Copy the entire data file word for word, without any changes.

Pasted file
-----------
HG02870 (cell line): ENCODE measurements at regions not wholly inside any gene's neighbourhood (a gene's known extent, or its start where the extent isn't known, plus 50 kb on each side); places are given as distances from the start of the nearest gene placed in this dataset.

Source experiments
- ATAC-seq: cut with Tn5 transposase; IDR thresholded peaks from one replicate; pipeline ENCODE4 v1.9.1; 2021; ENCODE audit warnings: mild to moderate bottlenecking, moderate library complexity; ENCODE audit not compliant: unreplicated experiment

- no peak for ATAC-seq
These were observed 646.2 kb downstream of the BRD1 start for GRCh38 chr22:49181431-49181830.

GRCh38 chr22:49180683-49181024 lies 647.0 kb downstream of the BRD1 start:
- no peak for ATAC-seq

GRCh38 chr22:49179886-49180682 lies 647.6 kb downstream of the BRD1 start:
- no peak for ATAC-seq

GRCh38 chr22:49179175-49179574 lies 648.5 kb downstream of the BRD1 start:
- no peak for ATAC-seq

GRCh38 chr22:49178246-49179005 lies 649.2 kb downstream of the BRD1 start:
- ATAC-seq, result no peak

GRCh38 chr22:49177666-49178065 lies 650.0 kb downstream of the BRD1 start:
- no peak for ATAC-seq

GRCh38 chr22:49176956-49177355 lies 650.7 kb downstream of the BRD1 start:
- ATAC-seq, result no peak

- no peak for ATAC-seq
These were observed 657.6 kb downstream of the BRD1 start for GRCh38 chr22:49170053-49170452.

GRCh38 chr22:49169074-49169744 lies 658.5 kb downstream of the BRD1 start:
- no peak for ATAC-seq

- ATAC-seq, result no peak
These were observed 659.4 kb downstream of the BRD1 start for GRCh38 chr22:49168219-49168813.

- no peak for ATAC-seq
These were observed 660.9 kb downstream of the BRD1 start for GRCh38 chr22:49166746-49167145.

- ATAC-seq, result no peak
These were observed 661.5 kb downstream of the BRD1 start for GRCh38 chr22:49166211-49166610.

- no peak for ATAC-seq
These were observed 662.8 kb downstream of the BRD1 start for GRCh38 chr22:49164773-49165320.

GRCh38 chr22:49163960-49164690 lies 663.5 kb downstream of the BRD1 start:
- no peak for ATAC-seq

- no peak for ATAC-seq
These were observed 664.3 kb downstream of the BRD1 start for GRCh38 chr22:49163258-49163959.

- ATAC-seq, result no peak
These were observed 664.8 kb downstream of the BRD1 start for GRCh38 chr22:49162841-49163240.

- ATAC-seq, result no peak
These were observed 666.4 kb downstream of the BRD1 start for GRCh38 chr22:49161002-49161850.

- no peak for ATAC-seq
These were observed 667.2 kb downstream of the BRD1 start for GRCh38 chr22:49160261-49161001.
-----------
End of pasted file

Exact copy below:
HG02870 (cell line): ENCODE measurements at regions not wholly inside any gene's neighbourhood (a gene's known extent, or its start where the extent isn't known, plus 50 kb on each side); places are given as distances from the start of the nearest gene placed in this dataset.

Source experiments
- ATAC-seq: cut with Tn5 transposase; IDR thresholded peaks from one replicate; pipeline ENCODE4 v1.9.1; 2021; ENCODE audit warnings: mild to moderate bottlenecking, moderate library complexity; ENCODE audit not compliant: unreplicated experiment

- no peak for ATAC-seq
These were observed 646.2 kb downstream of the BRD1 start for GRCh38 chr22:49181431-49181830.

GRCh38 chr22:49180683-49181024 lies 647.0 kb downstream of the BRD1 start:
- no peak for ATAC-seq

GRCh38 chr22:49179886-49180682 lies 647.6 kb downstream of the BRD1 start:
- no peak for ATAC-seq

GRCh38 chr22:49179175-49179574 lies 648.5 kb downstream of the BRD1 start:
- no peak for ATAC-seq

GRCh38 chr22:49178246-49179005 lies 649.2 kb downstream of the BRD1 start:
- ATAC-seq, result no peak

GRCh38 chr22:49177666-49178065 lies 650.0 kb downstream of the BRD1 start:
- no peak for ATAC-seq

GRCh38 chr22:49176956-49177355 lies 650.7 kb downstream of the BRD1 start:
- ATAC-seq, result no peak

- no peak for ATAC-seq
These were observed 657.6 kb downstream of the BRD1 start for GRCh38 chr22:49170053-49170452.

GRCh38 chr22:49169074-49169744 lies 658.5 kb downstream of the BRD1 start:
- no peak for ATAC-seq

- ATAC-seq, result no peak
These were observed 659.4 kb downstream of the BRD1 start for GRCh38 chr22:49168219-49168813.

- no peak for ATAC-seq
These were observed 660.9 kb downstream of the BRD1 start for GRCh38 chr22:49166746-49167145.

- ATAC-seq, result no peak
These were observed 661.5 kb downstream of the BRD1 start for GRCh38 chr22:49166211-49166610.

- no peak for ATAC-seq
These were observed 662.8 kb downstream of the BRD1 start for GRCh38 chr22:49164773-49165320.

GRCh38 chr22:49163960-49164690 lies 663.5 kb downstream of the BRD1 start:
- no peak for ATAC-seq

- no peak for ATAC-seq
These were observed 664.3 kb downstream of the BRD1 start for GRCh38 chr22:49163258-49163959.

- ATAC-seq, result no peak
These were observed 664.8 kb downstream of the BRD1 start for GRCh38 chr22:49162841-49163240.

- ATAC-seq, result no peak
These were observed 666.4 kb downstream of the BRD1 start for GRCh38 chr22:49161002-49161850.

- no peak for ATAC-seq
These were observed 667.2 kb downstream of the BRD1 start for GRCh38 chr22:49160261-49161001.